Now what happened to this fellow right after that testimony? He had his academic office removed. He had previously been denied normal promotion, obviously in major part due to the irritating nature of his research perturbing to the industry-abettor nexus skeptos ignore. So fed up, he sought transfer, and was immediately accepted, to a prestigious research institute, that somehow got blocked. Further still, he had an irregular rejection of a paper at a journal where he has been an oft-cited contributor before. So there you have a nice ugly example, competent “science” – how is it not valuable “evidence” for a skepto? – and an accompanying obvious culture of corruption preventing its dissemination and public consideration. If skeptos have stuck imaginations, at least here you have an ugly scenario you can SEE. Let’s see what you reason about this. Like the vile idiot “scientific” gatekeeper, in that France3 film i recommended commenting on the thread listed above as a “related post”, who was responsible for curtailing propagation of damning lab REPLICATION evidence that cell mast radiation was crippling/fatal to fowl young, even as the film shows how some people’s lives were similarly devastated by nearby cell towers, so the lackey says something like, so don’t make phone calls to chickens.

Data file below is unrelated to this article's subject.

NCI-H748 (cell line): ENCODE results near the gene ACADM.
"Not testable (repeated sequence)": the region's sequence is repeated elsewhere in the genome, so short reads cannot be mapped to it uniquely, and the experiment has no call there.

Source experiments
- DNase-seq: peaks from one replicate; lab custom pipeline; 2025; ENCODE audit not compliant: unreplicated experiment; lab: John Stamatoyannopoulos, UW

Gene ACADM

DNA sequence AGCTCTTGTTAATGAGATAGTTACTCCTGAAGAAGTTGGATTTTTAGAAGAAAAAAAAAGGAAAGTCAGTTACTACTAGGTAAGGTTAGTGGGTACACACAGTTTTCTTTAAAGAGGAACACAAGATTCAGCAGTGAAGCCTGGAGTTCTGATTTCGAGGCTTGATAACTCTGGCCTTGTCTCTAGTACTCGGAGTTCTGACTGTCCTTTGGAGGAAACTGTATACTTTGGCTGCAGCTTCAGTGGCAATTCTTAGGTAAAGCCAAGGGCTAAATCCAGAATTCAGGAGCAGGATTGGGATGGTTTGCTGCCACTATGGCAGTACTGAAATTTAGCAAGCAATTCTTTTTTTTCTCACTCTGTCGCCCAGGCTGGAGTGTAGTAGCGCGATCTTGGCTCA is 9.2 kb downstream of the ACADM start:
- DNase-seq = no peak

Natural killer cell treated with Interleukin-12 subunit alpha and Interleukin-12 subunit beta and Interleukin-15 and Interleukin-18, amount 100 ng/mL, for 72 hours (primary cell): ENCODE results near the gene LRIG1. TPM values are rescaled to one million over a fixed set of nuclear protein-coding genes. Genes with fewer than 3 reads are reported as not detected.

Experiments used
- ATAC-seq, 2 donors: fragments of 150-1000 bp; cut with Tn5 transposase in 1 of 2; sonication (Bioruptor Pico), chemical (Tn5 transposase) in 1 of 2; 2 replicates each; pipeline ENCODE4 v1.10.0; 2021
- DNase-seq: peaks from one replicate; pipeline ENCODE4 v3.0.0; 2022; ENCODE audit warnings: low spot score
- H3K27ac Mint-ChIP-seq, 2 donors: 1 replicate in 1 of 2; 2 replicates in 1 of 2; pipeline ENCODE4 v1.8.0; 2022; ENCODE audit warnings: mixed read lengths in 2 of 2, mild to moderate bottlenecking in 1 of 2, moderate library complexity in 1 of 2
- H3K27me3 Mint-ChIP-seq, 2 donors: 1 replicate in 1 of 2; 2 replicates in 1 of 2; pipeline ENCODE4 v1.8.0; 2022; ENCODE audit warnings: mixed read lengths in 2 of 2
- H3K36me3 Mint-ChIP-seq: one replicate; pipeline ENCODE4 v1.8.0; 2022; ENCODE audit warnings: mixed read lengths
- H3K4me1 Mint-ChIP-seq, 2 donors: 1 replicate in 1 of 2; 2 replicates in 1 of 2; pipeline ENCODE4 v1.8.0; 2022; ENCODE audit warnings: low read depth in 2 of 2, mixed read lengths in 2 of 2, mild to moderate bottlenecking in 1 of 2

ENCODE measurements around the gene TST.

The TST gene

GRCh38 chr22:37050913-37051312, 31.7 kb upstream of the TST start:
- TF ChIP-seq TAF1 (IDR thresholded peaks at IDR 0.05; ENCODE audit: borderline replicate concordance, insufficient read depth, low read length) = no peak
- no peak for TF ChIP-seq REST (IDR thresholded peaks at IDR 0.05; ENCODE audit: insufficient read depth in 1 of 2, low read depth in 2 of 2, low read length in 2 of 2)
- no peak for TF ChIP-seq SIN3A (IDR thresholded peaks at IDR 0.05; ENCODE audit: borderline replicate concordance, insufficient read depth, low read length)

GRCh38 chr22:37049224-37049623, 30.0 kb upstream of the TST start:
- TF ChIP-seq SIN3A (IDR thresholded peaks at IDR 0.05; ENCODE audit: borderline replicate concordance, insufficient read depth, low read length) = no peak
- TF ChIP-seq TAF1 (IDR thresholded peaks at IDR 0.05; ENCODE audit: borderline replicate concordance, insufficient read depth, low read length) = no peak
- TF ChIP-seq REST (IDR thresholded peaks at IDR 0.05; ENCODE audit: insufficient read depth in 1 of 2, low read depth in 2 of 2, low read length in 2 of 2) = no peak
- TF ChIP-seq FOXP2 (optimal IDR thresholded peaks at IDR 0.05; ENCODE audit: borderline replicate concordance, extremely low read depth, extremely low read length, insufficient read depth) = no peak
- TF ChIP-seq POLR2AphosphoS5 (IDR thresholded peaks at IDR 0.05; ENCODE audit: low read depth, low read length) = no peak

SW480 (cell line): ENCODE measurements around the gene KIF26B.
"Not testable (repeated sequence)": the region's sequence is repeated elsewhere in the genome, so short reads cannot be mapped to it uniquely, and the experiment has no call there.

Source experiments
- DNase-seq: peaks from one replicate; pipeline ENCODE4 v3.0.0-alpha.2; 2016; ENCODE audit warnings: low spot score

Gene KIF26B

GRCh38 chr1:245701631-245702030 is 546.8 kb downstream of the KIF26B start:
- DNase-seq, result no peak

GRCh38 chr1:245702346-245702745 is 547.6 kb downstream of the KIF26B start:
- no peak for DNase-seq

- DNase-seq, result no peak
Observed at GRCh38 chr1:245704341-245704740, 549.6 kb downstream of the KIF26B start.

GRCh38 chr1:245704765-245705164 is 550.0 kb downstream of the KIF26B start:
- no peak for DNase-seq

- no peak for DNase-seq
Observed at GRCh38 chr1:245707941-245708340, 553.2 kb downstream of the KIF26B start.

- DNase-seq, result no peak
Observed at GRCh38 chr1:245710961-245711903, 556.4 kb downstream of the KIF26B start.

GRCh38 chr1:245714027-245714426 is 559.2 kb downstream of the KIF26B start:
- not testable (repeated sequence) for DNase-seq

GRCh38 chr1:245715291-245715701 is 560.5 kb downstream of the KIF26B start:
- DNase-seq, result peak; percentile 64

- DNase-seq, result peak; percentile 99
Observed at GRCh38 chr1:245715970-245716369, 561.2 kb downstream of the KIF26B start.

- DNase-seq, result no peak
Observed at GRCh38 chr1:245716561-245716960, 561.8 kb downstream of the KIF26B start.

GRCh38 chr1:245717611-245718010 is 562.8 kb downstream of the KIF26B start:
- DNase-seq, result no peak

Will you say, so don’t phone fruit flies?

        1. You think we’re going to fall for the exact same out-of-context cut&paste you trolled Bug’s Bee post with?
          They persecuted him, he must be right!